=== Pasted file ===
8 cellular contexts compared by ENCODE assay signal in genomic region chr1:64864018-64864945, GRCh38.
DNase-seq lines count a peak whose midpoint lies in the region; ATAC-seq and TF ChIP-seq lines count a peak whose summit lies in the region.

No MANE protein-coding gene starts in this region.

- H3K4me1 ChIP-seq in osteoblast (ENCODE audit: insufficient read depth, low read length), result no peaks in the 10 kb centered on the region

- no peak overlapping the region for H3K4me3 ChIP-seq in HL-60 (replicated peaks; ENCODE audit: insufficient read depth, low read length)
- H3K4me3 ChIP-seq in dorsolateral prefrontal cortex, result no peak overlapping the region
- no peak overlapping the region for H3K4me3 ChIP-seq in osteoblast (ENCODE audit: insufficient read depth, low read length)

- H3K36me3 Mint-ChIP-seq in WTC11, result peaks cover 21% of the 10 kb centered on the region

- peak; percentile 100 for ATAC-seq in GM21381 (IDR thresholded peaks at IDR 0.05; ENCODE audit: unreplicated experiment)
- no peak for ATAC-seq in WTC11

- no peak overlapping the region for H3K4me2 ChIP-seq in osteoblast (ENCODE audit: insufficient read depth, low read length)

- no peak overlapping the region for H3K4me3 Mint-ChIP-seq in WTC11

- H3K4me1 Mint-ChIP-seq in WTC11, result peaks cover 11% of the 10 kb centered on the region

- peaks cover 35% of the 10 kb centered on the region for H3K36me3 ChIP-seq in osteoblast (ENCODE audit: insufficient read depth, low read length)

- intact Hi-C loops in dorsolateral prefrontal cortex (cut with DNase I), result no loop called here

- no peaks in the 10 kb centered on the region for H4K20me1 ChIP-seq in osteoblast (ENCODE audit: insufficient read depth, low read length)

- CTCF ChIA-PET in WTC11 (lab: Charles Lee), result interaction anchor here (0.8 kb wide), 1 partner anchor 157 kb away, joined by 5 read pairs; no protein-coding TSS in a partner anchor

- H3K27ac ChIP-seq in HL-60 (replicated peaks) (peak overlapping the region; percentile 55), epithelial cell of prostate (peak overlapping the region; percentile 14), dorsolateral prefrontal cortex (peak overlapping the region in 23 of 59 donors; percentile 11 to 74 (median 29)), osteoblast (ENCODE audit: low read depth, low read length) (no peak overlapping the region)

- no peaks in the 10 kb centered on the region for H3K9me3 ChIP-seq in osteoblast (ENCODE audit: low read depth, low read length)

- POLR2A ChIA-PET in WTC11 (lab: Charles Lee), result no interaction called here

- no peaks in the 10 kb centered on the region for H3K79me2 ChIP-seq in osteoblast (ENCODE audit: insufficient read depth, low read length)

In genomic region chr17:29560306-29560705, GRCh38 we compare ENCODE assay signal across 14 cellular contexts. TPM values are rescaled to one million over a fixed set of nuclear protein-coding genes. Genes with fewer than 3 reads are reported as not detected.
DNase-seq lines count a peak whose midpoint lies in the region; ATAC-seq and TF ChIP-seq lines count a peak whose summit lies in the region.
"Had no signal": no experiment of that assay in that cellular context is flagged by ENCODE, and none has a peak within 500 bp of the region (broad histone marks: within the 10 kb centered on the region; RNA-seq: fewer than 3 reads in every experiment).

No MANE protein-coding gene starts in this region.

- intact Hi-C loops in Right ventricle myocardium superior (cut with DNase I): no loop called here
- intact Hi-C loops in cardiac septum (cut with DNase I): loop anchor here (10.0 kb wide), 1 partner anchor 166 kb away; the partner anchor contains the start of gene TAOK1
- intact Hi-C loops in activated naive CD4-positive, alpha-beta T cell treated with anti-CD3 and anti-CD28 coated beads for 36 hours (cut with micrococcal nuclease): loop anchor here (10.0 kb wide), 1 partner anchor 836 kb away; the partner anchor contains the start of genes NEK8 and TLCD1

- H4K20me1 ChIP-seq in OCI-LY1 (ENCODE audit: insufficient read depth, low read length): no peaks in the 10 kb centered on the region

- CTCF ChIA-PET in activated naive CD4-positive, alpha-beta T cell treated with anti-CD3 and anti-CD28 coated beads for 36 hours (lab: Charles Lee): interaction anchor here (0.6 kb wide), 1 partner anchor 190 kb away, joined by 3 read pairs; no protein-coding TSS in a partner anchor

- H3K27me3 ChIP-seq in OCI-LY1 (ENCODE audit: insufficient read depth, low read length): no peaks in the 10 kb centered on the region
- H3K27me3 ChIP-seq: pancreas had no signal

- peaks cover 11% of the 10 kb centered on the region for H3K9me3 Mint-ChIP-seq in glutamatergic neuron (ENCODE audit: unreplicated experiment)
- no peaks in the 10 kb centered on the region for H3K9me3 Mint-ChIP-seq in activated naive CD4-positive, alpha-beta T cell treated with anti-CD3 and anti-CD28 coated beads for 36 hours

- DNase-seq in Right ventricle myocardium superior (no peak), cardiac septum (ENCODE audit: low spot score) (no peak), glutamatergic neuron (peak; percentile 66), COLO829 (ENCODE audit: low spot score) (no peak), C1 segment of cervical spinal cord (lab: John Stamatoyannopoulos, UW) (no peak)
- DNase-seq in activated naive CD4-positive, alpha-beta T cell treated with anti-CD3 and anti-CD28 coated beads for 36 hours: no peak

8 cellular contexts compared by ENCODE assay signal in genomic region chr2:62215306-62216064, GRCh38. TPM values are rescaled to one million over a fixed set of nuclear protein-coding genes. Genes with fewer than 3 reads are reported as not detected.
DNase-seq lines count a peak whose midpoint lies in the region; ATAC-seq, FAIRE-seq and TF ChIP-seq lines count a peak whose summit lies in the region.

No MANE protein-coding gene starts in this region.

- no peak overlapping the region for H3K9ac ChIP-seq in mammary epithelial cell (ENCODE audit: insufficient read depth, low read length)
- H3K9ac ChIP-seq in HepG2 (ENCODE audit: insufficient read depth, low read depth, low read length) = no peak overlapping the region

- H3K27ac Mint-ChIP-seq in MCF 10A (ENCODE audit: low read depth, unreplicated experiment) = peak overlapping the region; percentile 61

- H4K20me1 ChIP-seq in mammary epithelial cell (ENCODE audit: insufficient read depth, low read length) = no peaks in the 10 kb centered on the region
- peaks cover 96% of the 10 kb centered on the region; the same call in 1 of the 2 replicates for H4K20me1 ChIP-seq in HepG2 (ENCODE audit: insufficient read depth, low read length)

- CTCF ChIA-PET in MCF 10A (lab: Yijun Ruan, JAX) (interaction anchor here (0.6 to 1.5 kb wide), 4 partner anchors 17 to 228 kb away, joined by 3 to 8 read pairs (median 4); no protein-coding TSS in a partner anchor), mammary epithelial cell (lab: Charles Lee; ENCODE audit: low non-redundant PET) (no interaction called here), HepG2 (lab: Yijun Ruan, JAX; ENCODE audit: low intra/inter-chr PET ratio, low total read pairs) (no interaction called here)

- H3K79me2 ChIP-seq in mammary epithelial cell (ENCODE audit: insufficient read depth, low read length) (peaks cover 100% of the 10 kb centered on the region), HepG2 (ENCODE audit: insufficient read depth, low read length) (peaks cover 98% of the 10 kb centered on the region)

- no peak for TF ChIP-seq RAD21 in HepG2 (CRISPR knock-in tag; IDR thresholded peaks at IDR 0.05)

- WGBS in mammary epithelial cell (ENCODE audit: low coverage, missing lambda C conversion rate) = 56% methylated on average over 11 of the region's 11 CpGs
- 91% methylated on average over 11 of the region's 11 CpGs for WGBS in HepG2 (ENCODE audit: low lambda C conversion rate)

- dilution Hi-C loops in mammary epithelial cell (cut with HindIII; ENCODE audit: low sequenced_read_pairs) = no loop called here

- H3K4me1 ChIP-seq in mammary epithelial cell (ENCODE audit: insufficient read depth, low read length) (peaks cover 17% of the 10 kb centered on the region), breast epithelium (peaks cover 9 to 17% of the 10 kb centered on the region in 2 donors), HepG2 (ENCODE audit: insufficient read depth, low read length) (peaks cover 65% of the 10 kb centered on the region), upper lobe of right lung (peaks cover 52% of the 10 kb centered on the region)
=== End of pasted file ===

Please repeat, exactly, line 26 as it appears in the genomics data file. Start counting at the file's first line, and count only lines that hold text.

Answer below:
- intact Hi-C loops in Right ventricle myocardium superior (cut with DNase I): no loop called here